The muzzle brake is a large, fiat ring, which extends out about 1 inch from the muzzle. The tube extension has holes (see fig. 1) to allow room for gases to expand. These gases leave the muzzle under very high pressure, and exert a force against the flat ring. This aids the recoil action, disperses the muzzle blast, and breaks up the flash.

[Figure 1. - Japanese Model 98 AA/AT Gun (20 mm).]
Figure 1.—Japanese Model 98 AA/AT Gun (20 mm).

b. Magazine

The magazine is of the vertical box type, and has a capacity of 20 rounds. It fits into a slot in the top of the receiver, and is held in place by a shoulder and spring catch.

c. Carriage

The carriage weighs 685 pounds, and, in its traveling position, has an over-all length of 9 feet. Its body has a road-clearance of 1 foot. The trails are the split type, and a detachable third leg (outrigger) is provided. The trails have fixed spades, with holes so that stakes can be used in stabilizing the gun.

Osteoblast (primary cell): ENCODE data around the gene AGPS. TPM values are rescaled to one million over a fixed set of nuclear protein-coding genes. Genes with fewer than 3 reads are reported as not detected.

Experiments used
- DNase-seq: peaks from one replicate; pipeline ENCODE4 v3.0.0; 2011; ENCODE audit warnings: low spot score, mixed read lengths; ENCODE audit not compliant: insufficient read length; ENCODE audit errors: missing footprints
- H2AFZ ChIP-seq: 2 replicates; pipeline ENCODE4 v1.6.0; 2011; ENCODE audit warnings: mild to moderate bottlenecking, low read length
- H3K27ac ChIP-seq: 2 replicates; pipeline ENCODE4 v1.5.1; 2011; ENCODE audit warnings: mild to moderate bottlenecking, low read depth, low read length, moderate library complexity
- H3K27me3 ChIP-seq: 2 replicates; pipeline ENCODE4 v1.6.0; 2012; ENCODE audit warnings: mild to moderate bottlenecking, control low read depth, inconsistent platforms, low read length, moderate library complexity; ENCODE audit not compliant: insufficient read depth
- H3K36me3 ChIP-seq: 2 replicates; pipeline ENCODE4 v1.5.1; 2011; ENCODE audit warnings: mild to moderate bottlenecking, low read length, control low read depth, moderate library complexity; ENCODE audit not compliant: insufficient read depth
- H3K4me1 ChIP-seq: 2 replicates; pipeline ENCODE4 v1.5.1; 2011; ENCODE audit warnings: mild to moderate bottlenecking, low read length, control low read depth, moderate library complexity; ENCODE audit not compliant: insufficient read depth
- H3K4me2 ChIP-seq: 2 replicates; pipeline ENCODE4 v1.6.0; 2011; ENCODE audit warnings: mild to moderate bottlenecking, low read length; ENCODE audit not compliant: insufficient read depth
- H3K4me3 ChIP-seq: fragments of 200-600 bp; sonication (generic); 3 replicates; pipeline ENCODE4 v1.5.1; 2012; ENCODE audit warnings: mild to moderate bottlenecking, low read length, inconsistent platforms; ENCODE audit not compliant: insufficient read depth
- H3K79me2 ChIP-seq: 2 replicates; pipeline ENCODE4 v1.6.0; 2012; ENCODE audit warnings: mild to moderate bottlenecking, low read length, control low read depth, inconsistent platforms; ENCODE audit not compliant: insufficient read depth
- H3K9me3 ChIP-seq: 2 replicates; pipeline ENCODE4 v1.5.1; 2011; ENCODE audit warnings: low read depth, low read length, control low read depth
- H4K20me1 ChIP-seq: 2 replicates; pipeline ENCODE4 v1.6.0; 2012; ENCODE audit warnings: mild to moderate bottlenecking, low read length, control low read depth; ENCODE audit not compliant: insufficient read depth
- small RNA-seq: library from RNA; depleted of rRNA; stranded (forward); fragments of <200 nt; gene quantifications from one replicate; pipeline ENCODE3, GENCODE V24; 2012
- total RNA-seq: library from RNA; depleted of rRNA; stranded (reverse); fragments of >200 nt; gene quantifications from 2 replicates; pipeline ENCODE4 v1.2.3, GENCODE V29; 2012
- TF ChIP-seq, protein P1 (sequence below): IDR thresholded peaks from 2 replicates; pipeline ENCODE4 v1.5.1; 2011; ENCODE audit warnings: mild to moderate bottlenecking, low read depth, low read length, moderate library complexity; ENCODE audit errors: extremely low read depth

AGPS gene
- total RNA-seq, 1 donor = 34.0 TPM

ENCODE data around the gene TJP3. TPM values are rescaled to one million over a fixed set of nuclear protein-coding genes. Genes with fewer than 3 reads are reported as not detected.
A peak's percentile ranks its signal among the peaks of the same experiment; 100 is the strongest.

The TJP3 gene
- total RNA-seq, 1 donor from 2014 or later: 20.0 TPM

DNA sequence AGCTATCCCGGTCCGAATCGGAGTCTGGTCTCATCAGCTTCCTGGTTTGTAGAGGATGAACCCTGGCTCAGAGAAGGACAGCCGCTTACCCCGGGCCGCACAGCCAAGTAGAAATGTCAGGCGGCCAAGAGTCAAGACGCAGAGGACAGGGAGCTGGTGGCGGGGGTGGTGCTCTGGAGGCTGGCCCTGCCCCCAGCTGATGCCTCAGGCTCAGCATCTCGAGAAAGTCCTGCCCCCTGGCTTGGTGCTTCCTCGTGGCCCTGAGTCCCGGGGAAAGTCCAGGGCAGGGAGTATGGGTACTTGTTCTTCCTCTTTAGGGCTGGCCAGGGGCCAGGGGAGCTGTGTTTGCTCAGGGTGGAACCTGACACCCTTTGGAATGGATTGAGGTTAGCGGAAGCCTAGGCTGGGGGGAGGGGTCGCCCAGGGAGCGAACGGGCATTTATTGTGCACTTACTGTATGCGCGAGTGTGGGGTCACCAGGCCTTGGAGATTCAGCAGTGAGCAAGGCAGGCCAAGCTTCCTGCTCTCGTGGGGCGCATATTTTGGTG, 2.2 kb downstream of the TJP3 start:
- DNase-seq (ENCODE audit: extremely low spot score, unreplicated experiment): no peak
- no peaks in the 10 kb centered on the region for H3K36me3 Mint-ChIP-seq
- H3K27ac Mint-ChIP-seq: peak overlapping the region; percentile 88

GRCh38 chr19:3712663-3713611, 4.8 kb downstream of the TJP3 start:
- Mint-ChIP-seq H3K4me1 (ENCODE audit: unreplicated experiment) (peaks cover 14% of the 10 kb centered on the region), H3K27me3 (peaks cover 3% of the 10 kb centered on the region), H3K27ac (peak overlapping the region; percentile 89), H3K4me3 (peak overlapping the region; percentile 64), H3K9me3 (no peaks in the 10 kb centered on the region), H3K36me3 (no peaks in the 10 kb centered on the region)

The carriage has no shield. Its wheels are made of wood with iron or steel tires. The wheels, equipped with lug rings, can be detached easily.

d. Recoil System

This consists of two spring-loaded cylinders, which have valves in their forward ends. These valves allow air to be drawn in during recoil, and, since the air cannot escape readily, it acts as a cushion in easing the counterrecoil. The length of the recoil is estimated to be 2 to 2 1/2 inches. It can be adjusted to a certain extent, but, once set, it becomes constant.

e. Sights